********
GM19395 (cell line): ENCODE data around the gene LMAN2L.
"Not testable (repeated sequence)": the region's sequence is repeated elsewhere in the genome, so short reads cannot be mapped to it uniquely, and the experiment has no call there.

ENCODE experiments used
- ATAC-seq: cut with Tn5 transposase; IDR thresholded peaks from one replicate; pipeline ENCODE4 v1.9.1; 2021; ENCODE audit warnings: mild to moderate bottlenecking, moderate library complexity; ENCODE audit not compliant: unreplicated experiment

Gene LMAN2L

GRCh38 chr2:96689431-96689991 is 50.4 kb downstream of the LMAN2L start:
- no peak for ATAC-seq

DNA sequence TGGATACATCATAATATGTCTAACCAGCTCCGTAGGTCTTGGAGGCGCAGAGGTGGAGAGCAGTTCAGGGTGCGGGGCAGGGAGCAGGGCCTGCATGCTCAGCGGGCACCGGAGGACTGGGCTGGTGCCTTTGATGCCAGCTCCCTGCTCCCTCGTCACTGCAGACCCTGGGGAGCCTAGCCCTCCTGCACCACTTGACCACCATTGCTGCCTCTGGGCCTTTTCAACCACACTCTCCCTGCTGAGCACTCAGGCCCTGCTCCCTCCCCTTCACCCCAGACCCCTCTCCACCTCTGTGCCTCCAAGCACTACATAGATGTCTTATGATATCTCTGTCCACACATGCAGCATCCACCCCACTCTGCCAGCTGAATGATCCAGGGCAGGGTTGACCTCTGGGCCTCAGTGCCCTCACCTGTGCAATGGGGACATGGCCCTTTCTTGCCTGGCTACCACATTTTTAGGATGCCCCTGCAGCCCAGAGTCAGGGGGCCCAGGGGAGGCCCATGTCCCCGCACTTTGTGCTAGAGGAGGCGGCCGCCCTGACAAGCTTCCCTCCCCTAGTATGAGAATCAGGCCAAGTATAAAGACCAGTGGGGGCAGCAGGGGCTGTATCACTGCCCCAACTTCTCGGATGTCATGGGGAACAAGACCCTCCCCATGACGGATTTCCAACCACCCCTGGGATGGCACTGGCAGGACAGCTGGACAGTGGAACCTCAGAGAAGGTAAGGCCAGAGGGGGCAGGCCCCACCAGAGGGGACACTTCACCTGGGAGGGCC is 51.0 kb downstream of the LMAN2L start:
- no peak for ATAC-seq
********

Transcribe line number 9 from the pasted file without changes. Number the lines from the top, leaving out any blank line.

- no peak for ATAC-seq